Exhibition at the Cyprus High Commission extended until 28 November
The eye-catching Eyes of Awareness are featured in a group exhibition currently running at the Cyprus High Commission in London organised to mark the Cyprus National Day. If you haven’t had the chance to see them, no need to despair: the exhibition has been extended until the end of this month. Admission is free during normal business hours (Monday – Friday: 09:00 – 16:30) at 13 Saint James’s Square, London SW1Y 4LB
The exhibition’s grand opening was addressed by Andri Anastasiades, the spouse of the president of the Republic of Cyprus and extensively covered by the CYBC (Cyprus national broadcaster).
About the works
The dichotomy of the cultures of his youth and the disruptive effects of their clashing has had a significant influence on all of Yorgos’s works. “Something is broken here,” says Yorgos, “but it is mended. It is made to look beautiful. That is what I do.”
Originally inspired by the Middle Eastern belief in the ματόπετρα (commonly called the evil eye), the Stratified Jewels series are unique glass artworks in which pigmented resins are the pool for several materials, such as gold leaf, broken glass and metallic powders. In the Eyes of Awareness, an installation of 5 pendants, the artist develops away from awareness of evil. The original traditional amulet is most closely portrayed in the smallest piece. Put together they resemble a planetary system, representing a more cosmic awareness. And through the use of mirrored glass we are moved into the realm of self awareness.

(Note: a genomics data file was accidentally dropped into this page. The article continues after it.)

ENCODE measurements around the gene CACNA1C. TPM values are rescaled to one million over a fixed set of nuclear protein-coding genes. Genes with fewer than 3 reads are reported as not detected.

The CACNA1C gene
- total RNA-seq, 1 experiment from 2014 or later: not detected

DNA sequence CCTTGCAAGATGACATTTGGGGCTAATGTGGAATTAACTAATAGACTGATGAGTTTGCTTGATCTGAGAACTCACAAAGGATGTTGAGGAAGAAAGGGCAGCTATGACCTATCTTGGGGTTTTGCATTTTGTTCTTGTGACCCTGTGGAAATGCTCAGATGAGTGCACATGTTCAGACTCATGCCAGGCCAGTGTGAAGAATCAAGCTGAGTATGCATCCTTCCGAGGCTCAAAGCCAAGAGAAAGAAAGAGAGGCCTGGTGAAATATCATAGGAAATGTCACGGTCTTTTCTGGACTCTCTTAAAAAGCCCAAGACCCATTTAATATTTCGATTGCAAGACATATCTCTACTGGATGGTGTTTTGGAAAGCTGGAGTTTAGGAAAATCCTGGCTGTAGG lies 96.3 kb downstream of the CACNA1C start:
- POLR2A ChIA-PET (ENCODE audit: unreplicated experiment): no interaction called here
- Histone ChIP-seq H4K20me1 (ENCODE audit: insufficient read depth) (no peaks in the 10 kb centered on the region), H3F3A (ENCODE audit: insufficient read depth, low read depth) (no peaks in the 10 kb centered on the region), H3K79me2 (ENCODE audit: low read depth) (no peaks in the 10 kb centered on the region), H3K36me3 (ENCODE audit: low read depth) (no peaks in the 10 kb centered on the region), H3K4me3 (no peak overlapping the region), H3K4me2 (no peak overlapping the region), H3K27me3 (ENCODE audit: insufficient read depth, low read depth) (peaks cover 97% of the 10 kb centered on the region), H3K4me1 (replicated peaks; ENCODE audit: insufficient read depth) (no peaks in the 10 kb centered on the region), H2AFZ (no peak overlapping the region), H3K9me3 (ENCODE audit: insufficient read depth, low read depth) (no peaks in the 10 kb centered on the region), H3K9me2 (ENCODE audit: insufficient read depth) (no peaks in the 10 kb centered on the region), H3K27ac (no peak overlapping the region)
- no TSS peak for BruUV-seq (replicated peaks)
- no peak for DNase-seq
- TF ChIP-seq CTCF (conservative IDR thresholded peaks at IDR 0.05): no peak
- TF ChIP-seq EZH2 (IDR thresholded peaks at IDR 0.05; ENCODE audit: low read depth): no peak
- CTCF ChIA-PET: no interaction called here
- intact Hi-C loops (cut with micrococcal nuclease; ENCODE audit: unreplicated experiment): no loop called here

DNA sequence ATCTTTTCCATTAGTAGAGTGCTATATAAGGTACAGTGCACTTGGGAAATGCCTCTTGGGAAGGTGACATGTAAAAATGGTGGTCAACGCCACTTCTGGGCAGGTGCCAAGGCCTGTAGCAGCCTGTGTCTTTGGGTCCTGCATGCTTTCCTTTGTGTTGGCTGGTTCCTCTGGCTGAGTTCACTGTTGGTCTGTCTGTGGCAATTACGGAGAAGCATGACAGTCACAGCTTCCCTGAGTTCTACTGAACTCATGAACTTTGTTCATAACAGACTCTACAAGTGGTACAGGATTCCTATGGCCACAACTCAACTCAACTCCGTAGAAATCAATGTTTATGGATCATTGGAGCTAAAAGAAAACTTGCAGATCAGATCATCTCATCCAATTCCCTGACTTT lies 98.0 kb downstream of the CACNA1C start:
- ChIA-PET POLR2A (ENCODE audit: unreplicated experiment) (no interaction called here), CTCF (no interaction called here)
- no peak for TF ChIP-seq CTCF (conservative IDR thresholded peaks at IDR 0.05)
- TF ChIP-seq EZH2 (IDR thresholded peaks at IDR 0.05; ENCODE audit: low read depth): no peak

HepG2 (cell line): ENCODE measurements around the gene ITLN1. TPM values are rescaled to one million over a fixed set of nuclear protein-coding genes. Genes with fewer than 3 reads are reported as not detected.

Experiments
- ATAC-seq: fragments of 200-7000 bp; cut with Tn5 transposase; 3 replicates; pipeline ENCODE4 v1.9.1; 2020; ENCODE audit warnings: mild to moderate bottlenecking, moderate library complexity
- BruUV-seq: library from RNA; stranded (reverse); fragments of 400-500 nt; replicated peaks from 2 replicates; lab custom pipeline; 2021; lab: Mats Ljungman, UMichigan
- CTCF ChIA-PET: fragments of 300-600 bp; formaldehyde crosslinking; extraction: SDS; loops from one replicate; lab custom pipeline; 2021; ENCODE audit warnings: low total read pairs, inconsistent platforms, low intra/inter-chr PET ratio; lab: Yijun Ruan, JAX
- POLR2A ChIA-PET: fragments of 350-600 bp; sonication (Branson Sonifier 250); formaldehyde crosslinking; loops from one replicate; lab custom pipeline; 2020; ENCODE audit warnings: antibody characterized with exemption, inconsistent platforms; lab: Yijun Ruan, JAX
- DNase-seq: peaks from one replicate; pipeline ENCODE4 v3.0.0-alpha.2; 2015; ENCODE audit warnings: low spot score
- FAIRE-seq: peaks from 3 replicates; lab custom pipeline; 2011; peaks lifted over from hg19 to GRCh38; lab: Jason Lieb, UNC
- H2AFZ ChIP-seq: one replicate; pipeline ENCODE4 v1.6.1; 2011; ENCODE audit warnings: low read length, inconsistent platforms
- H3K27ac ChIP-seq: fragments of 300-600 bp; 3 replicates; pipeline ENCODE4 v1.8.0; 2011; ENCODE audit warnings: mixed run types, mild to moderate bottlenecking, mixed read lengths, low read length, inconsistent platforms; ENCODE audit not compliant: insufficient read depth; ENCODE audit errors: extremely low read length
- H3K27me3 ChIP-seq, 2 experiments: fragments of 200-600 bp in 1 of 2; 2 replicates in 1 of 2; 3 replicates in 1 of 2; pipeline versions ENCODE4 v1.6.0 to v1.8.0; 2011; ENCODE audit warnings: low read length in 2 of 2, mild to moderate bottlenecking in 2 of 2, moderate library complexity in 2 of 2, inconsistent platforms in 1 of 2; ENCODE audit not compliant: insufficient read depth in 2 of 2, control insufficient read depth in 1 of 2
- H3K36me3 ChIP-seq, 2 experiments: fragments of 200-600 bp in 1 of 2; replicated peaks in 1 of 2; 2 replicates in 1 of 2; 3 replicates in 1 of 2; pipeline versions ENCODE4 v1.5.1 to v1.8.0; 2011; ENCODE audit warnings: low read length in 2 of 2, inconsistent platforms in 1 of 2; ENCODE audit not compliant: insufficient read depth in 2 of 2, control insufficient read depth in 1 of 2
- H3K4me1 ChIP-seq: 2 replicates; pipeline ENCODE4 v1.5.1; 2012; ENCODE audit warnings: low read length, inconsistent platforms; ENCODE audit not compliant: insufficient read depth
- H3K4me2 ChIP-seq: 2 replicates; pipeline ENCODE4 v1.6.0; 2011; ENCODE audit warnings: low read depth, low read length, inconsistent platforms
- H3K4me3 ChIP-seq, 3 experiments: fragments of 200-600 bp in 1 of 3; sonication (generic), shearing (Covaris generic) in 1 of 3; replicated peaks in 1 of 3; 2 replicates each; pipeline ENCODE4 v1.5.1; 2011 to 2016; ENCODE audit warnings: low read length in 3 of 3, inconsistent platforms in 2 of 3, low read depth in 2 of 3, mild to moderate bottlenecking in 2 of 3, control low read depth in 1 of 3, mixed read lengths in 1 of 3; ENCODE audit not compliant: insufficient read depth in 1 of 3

A clash of cultures is also present in the New Icon series. They represent the collision and reconciliation of two visual traditions, of novelty in Western culture with the rigidity of Greek Orthodox iconography. The idea to treat the icons as windows between the human and divine worlds came during a retreat to Mount Athos. Glass is both transparent and capable of bearing an image, a revelation and a mystery. The “Twelve Madonnas” were first exhibited at the Famagusta gate, Nicosia in 2008, a location echoing the theme of displacement that is found in many of the works.
The Panagia Eleftherotria (Mary the Liberator) has a special place in the artist’s heart. In many ways she reveals a personal liberation of the cultural clashes. “The Virgin is both the Mother of God and a woman. She is eternal, but also mortal; unchanging, but capable of change.” These two sides of the Maddona can be admired in both sides of the Panagia Glykophilousa (Mary of the Sweet Kiss). The icons of Saint George, the artist’s name patron, deviate from their traditional models by their unorthodox dimensions.
The inspiration of forms produced in nature can be found in the Open Water Diving series, a body of work that came about after diving in the Great Barrier Reef. The unspoiled natural beauty of the deep sea, with its darkness and contrasting radiance of colourful and even luminescent underwater creatures is portrayed in the OWD Triptych.
Lastly, In Memoriam shows how artists inspired each other. When admiring the works of the textile artist Heather Hunter, who sadly passed away in June 2013, Yorgos was captivated by the stitches and their repetition, which he then hammered into an emotional dedication.